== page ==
Some dogs love the car, sticking their heads far out the window to feel the wind rushing past. Other dogs, not so much.
This article tells you what to do if your dog hates riding in the car and covers reasons why your dog may not enjoy car rides in addition to various solutions.
Why some dogs don’t like car rides:
There are a variety of reasons your dog may not like riding in the car which fall into two main categories:
- It hurts or makes them feel sick
- It’s terrifying
Feeling sick in the car:
The motion and vibrations of your car can make your dog feel nauseous. Sounds made by your car can cause headaches. The speed of the view passing by can be disorienting and cause nausea and headache as well.
Solutions to feeling sick in the car:
Once you have an idea of what is making your dog feel sick – and this can take some trial and error – you can minimize the factors that cause these symptoms. You can dull vibrations/motion by buffering your dog in a crate with blankets. You can block your dog’s view of the passing scenery if that’s the issue. As with people, sitting in the front vs back seat can make a difference as well. For severe cases, your vet may be able to offer a medicinal solution.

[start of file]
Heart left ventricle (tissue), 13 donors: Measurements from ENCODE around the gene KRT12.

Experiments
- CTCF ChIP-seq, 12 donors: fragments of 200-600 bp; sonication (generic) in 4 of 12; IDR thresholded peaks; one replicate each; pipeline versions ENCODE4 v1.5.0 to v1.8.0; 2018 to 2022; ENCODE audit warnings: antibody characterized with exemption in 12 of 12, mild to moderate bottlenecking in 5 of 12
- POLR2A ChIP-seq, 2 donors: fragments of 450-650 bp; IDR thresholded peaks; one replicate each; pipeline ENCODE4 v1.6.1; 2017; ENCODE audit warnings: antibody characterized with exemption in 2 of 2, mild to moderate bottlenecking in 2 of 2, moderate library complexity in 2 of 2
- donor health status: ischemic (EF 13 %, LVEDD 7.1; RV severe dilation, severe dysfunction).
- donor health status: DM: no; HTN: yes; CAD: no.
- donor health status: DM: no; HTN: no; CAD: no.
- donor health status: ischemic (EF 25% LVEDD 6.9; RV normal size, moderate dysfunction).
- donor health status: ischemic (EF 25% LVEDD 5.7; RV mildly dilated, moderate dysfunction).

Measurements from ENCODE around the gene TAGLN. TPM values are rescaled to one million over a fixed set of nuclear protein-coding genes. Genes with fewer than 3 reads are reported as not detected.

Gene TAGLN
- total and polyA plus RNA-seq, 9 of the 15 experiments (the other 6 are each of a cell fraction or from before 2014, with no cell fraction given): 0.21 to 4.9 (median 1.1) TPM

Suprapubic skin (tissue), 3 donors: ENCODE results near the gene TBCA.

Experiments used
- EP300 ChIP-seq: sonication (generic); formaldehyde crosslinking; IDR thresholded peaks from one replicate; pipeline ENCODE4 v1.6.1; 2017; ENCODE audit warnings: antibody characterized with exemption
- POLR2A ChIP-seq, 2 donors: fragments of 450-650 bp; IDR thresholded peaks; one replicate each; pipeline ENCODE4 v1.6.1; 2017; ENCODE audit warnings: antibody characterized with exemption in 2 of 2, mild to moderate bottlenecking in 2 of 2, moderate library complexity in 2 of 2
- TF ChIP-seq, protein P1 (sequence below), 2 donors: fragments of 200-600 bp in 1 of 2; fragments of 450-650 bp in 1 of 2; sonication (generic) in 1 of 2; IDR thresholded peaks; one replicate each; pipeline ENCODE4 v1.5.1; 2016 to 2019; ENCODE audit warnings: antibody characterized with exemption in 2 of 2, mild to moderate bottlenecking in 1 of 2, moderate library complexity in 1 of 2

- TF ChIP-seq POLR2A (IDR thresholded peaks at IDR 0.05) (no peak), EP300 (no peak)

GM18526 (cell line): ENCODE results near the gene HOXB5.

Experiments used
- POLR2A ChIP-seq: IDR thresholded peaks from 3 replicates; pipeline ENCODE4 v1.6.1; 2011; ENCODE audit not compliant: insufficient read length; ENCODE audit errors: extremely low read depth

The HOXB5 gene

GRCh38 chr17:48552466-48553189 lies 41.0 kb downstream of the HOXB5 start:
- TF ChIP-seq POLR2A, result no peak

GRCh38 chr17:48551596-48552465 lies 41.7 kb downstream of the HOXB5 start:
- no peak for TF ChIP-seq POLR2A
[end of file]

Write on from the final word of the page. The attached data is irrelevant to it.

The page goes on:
Feeling afraid in the car:
Your dog may feel afraid instead of or in addition to feeling sick in the car. Sickness itself can cause fear so addressing the one can solve the other. The speed of the passing scenery can also cause fear as can sounds and vibrations made by your car. Your dog may also be afraid of car rides because of negative associations formed by past experiences.
Solutions to feeling afraid in the car:
If illness is causing the fear, address that as noted above to reduce the fear. If it’s the scenery passing too quickly, use the same advice as above by blocking the view. If sound and/or vibration is the problem, cover the car’s sounds with music or buffer your dog from the sounds and vibrations in a crate which you can cover with blankets. Putting blankets beneath the crate can also help with dulling car vibrations.
If the fear is caused by past negative associations, take the time to create new positive associations for your dog. Use treats or toys to show your dog that the car is a fun place to be. Start with short trips with a great destination and include lots of praise and treats.
Some additional notes:
- Car sickness is common in puppies and younger dogs who often outgrow it.
- Sometimes the model of car and who is driving makes a difference.
- Be sure to take your dog to fun places in the car and not just the vet’s office.
Whether your dog loves the car or hates it, be sure to prioritize safety. Use a crate or doggy seatbelt to keep them secure and add your sickness and fear solutions onto that. Try the above suggestions of what to do if your dog hates riding in the car. Figuring out the reason can be helpful but not always possible so don’t get hung up on that aspect. If your dog’s reaction to car rides is extreme, seek the advice of your veterinarian. Think creatively to help your dog feel comfortable and safe during car rides.